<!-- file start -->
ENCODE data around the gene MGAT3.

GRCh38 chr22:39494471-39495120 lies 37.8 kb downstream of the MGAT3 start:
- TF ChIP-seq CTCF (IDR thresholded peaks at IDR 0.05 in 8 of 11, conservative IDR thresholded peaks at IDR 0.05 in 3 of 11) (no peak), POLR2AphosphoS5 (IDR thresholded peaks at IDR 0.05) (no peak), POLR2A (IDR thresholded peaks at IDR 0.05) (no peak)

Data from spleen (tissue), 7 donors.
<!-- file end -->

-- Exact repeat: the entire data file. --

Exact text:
ENCODE data around the gene MGAT3.

GRCh38 chr22:39494471-39495120 lies 37.8 kb downstream of the MGAT3 start:
- TF ChIP-seq CTCF (IDR thresholded peaks at IDR 0.05 in 8 of 11, conservative IDR thresholded peaks at IDR 0.05 in 3 of 11) (no peak), POLR2AphosphoS5 (IDR thresholded peaks at IDR 0.05) (no peak), POLR2A (IDR thresholded peaks at IDR 0.05) (no peak)

Data from spleen (tissue), 7 donors.